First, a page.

A Doll’s House Part 2 Arrives in Seattle

Playwright Lucas Hnath’s A Doll’s House Part 2 came to Broadway in 2017 and garnered eight Tony Award nominations. Pamela Reed, playing Nora Helmer, heads up an outstanding cast for the show’s Seattle premiere at the Seattle Rep. The play’s action is set fifteen years after Nora walked out on her family in Ibsen’s groundbreaking Victorian era masterpiece, A Doll’s House. While enjoyment of the Rep’s current offering wouldn’t be curtailed if you haven’t seen or read Ibsen’s play, some familiarity with the work can only add to your appreciation of this thought provoking new show. However you approach the evening, you will be confronted with tough questions on the role of husbands, wives and marriages that really have not been definitively answered in the last 140 years.

The one act play is divided into separate scenes, each generally focusing on one of its four characters.  The first scene features Nora, who begins the action by knocking on the very same door she used to leave her husband Torvald, her children and her home when she had decided she could no longer serve as a disrespected plaything. The set, designed by Carey Wong is notably barren; apparently the Helmer household didn’t exactly thrive after Nora’s departure.   Anne Marie (a delightful Laura Kenny), the family maid, greets her. Nora poses a question to Anne Marie that anyone who knows The Doll’s House would dearly love to have answered. She asks with a sly grin, “Guess what I’ve been doing?” Yes, what does one of the most famous heroines in modern literature do with the rest of her life after she has committed such a revolutionary act?

Nora proudly explains she has become a successful writer, encouraging women to leave bad marriages. Director Braden Abraham has Reed break the fourth wall here, and argue her case regarding the stultifying aspects of marriage directly to the audience. Surprisingly, Anne Marie isn’t buying Nora’s thesis. Indeed, all four characters will set forth very different and compelling takes on the institution of marriage. The maid confronts Nora with the unnaturalness of her ideas. She claims things are the way they are for a reason. Kenny brings to the maid’s role a good amount of spunk. Anne Marie’s language is down to earth and pretty “salty,” assuring a PG 13 rating if the script should ever become a film.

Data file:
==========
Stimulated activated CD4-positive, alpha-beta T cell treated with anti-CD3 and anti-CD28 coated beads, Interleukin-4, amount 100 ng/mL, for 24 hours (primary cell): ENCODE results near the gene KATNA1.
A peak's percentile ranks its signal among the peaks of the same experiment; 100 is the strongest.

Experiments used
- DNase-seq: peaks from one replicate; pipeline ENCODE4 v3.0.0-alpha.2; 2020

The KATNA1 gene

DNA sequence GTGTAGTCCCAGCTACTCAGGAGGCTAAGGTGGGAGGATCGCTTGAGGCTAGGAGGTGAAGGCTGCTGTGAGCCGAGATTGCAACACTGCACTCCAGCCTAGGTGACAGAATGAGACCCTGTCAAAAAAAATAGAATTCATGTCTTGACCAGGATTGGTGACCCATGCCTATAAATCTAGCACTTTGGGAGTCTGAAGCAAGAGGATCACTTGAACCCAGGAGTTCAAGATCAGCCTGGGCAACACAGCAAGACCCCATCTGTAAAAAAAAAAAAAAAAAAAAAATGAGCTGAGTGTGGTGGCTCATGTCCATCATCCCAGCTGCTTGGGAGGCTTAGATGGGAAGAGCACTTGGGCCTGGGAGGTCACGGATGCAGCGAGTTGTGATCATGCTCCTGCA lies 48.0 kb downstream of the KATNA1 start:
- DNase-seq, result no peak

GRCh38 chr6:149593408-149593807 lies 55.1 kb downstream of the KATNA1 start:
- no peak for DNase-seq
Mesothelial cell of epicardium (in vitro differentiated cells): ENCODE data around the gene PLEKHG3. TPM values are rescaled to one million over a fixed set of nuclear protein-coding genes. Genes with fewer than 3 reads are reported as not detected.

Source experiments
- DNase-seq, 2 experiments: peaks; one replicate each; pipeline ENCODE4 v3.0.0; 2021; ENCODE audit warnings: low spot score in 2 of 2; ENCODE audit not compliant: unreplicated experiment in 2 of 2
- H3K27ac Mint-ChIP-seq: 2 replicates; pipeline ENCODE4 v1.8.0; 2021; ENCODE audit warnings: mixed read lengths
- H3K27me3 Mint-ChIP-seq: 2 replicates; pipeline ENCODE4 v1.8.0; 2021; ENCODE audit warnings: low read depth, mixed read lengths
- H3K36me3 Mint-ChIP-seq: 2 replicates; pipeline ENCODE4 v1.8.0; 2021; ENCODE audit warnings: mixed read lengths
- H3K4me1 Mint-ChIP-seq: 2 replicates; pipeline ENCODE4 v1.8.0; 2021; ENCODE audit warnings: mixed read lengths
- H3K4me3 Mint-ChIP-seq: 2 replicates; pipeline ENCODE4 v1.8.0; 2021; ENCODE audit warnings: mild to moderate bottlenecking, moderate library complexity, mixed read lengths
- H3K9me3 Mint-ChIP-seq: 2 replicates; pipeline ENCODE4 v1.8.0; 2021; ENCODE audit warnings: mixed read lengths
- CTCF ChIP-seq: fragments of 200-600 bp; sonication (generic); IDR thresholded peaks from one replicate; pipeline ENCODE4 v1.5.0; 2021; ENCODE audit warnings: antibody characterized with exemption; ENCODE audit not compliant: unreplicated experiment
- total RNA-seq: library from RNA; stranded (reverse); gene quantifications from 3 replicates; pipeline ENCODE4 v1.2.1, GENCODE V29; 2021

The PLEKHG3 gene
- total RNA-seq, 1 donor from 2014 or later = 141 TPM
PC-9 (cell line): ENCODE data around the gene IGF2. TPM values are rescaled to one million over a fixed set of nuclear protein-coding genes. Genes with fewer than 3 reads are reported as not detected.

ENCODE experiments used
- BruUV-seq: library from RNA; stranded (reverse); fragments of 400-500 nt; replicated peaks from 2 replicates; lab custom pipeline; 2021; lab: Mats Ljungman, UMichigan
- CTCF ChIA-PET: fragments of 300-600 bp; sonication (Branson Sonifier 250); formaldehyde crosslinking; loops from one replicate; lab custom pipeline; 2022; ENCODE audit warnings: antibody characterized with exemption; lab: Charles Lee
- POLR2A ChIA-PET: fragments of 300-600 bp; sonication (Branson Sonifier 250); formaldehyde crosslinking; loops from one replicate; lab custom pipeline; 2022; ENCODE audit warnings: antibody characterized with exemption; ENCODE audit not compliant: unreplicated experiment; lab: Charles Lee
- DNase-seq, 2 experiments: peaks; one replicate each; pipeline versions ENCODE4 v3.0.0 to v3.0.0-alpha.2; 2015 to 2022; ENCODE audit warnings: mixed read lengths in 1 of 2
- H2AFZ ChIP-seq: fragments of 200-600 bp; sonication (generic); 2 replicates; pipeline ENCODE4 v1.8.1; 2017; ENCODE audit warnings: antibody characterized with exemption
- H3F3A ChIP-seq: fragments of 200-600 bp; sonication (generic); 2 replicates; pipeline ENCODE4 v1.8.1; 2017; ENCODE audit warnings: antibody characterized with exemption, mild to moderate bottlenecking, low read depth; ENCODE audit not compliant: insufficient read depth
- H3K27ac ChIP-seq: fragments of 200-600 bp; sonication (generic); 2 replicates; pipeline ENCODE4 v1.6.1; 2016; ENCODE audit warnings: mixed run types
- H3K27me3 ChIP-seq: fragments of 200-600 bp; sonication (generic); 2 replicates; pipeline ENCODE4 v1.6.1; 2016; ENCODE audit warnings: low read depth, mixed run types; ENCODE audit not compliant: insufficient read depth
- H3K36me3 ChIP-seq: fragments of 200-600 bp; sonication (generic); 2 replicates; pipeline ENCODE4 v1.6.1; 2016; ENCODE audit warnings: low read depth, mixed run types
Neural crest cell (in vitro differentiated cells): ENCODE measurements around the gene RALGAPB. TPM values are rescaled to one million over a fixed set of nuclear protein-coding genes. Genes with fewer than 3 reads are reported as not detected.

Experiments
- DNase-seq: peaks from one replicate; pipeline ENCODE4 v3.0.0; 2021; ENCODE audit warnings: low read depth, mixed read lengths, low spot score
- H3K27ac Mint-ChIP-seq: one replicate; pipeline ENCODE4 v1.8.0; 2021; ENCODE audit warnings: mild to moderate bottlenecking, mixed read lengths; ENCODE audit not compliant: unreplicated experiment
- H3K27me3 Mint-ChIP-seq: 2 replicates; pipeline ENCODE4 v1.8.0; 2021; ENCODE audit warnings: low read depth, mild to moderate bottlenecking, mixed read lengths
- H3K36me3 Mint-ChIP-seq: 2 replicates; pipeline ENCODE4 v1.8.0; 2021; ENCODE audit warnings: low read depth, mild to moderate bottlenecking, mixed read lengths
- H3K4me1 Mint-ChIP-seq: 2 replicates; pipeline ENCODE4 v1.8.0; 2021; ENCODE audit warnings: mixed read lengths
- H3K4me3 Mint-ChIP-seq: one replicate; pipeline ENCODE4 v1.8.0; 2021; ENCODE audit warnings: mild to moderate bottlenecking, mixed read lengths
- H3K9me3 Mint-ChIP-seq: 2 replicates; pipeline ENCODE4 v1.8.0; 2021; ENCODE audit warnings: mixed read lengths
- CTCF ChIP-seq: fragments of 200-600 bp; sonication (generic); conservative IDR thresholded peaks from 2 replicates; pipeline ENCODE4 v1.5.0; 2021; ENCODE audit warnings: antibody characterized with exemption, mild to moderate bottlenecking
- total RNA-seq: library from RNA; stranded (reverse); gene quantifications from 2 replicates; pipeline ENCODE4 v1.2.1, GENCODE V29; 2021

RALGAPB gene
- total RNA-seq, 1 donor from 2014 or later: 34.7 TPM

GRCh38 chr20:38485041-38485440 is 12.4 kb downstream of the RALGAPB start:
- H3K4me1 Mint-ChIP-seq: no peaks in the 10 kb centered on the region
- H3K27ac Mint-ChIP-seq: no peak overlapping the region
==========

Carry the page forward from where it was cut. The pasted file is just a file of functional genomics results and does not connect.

The wonderfully talented Michael Winters plays Torvald. The first reunion of the husband and wife is one of the highlights of the play as both Winters and Reed plumb the depths of a scene replete with such obvious tensions. Torvald seems to be a much more sympathetic character in this new work, and Winters has the chops to bring a fully realized man to life here. Torvald has been hurt and is still confused as to what is to be expected of him as a husband to Nora. He states simply, “I don’t know how to behave!”

Near the end of the play, Torvald and Nora share a lovely, relaxed talk. With their defenses down, the two are able to quietly arrive at some central truths about their past relationship. Again Winters and Reed excel in offering a moving study of two characters simply trying to figure out how to find happiness with other people.

The fourth character in the play is the daughter Emmy, portrayed by Khanh Doan. Although Nora insists she sees a lot of herself in the young woman, Emmy proves to have a mind very much her own. At first polite and somewhat distant toward her mother, she becomes more and more confrontational toward Nora during her time on stage. Doan skillfully enacts her character’s arc. Emmy has seen the results of an abandoned marriage and wants nothing to do with Nora’s progressive ideas. To her, single adults are “so lonely, all just nomads.” She tells her mother, “I want to be held!”

Like Ibsen’s classic, the new play brings in a number of legal and financial complications. Nora’s radical act of desertion created ripples that rock the sailing of all four characters. However, the play’s central focus is really on how men and women can find a common ground and somehow reach an accord that respects the individuality and equality of both partners. Nora’s last line in the play denotes a measured faith in the progress of women’s rights. Hnath’s work makes it quite clear that the journey toward equality is arduous and morally ambiguous, but it must continue.

A Doll’s House Part 2 runs through April 28 at the Seattle Repertory Theatre in the Seattle Center. For more ticket information go to www. seattlerep.org or call 206-443-2222.

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